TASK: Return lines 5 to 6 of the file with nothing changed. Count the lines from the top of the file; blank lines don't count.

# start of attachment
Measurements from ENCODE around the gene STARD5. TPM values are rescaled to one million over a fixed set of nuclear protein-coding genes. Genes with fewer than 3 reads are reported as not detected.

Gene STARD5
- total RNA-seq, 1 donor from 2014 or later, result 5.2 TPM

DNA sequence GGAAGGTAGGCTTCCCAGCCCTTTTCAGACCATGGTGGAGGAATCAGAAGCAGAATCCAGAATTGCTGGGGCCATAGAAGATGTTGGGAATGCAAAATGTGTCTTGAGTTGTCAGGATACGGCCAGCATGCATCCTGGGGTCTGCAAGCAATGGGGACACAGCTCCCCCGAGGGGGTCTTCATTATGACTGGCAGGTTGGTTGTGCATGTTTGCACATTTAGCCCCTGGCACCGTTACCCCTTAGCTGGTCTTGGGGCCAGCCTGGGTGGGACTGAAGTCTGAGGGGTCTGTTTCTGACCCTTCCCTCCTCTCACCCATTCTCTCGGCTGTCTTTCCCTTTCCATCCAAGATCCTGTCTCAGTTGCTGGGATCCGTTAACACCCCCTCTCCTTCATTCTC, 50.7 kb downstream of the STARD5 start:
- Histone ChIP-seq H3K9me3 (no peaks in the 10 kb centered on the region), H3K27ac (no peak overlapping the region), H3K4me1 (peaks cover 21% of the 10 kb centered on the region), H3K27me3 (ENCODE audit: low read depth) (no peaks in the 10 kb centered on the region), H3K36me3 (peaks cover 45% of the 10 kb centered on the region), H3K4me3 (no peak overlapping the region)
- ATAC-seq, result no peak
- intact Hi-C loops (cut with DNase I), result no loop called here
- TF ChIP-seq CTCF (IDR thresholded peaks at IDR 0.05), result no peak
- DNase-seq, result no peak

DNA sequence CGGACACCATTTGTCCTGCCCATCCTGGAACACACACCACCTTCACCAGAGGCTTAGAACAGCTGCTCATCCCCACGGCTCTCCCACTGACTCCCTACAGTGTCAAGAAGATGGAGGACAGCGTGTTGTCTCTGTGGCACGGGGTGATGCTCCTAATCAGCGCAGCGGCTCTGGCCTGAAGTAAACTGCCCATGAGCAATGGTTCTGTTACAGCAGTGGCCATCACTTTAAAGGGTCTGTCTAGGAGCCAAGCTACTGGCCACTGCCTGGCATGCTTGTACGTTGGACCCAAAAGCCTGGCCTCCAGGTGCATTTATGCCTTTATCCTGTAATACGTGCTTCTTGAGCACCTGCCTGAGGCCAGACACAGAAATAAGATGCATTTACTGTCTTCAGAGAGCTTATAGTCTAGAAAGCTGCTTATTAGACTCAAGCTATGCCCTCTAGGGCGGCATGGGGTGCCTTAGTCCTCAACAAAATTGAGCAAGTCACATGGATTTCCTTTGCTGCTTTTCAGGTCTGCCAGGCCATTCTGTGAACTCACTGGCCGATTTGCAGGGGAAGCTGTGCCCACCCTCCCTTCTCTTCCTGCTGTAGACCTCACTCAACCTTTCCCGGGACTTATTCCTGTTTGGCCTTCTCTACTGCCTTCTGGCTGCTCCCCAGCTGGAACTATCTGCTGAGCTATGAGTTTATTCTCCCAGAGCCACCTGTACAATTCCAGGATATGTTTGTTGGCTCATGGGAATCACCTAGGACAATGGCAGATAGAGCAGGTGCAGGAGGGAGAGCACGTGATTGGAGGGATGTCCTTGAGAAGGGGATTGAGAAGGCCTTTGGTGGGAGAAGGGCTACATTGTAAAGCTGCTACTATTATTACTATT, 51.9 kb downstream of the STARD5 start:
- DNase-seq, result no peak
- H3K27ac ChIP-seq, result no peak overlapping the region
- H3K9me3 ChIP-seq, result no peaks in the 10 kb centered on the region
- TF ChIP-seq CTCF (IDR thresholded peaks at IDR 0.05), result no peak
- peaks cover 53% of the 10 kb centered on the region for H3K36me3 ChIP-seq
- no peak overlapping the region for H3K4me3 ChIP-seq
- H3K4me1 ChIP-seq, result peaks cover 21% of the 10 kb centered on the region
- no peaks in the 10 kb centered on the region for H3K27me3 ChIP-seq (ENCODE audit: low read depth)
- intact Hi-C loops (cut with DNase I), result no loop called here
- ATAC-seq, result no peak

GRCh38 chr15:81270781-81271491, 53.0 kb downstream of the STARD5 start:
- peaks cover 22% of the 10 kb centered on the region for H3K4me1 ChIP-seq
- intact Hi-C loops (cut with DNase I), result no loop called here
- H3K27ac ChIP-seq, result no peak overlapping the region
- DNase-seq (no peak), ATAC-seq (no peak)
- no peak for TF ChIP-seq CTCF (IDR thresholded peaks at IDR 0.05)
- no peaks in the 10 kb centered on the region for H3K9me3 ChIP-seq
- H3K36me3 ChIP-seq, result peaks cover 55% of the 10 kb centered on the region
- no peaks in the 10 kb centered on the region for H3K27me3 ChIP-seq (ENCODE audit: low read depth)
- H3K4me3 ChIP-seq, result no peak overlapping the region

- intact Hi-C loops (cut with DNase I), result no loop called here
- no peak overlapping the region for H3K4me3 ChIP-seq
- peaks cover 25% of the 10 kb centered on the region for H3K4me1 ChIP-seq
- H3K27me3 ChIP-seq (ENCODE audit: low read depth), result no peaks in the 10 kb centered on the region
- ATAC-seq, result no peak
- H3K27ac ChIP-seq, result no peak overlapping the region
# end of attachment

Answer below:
- Histone ChIP-seq H3K9me3 (no peaks in the 10 kb centered on the region), H3K27ac (no peak overlapping the region), H3K4me1 (peaks cover 21% of the 10 kb centered on the region), H3K27me3 (ENCODE audit: low read depth) (no peaks in the 10 kb centered on the region), H3K36me3 (peaks cover 45% of the 10 kb centered on the region), H3K4me3 (no peak overlapping the region)
- ATAC-seq, result no peak